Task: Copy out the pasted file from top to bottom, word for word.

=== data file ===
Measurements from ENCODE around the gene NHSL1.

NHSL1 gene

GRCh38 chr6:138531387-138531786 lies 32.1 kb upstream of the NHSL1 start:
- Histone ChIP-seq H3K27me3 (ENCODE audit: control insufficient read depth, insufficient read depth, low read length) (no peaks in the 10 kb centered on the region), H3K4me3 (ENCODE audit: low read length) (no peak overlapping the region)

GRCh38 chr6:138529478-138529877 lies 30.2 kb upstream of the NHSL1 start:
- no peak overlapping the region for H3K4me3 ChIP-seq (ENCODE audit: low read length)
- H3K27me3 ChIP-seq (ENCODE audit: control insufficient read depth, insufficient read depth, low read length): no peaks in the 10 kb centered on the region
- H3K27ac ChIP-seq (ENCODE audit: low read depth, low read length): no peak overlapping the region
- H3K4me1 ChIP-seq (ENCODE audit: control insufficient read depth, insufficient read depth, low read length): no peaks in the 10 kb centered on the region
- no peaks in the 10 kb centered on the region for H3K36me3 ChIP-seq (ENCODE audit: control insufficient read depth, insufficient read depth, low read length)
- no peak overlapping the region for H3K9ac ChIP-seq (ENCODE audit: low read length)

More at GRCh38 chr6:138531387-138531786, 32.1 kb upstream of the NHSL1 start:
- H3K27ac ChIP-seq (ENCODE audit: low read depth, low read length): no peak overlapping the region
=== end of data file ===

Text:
Measurements from ENCODE around the gene NHSL1.

NHSL1 gene

GRCh38 chr6:138531387-138531786 lies 32.1 kb upstream of the NHSL1 start:
- Histone ChIP-seq H3K27me3 (ENCODE audit: control insufficient read depth, insufficient read depth, low read length) (no peaks in the 10 kb centered on the region), H3K4me3 (ENCODE audit: low read length) (no peak overlapping the region)

GRCh38 chr6:138529478-138529877 lies 30.2 kb upstream of the NHSL1 start:
- no peak overlapping the region for H3K4me3 ChIP-seq (ENCODE audit: low read length)
- H3K27me3 ChIP-seq (ENCODE audit: control insufficient read depth, insufficient read depth, low read length): no peaks in the 10 kb centered on the region
- H3K27ac ChIP-seq (ENCODE audit: low read depth, low read length): no peak overlapping the region
- H3K4me1 ChIP-seq (ENCODE audit: control insufficient read depth, insufficient read depth, low read length): no peaks in the 10 kb centered on the region
- no peaks in the 10 kb centered on the region for H3K36me3 ChIP-seq (ENCODE audit: control insufficient read depth, insufficient read depth, low read length)
- no peak overlapping the region for H3K9ac ChIP-seq (ENCODE audit: low read length)

More at GRCh38 chr6:138531387-138531786, 32.1 kb upstream of the NHSL1 start:
- H3K27ac ChIP-seq (ENCODE audit: low read depth, low read length): no peak overlapping the region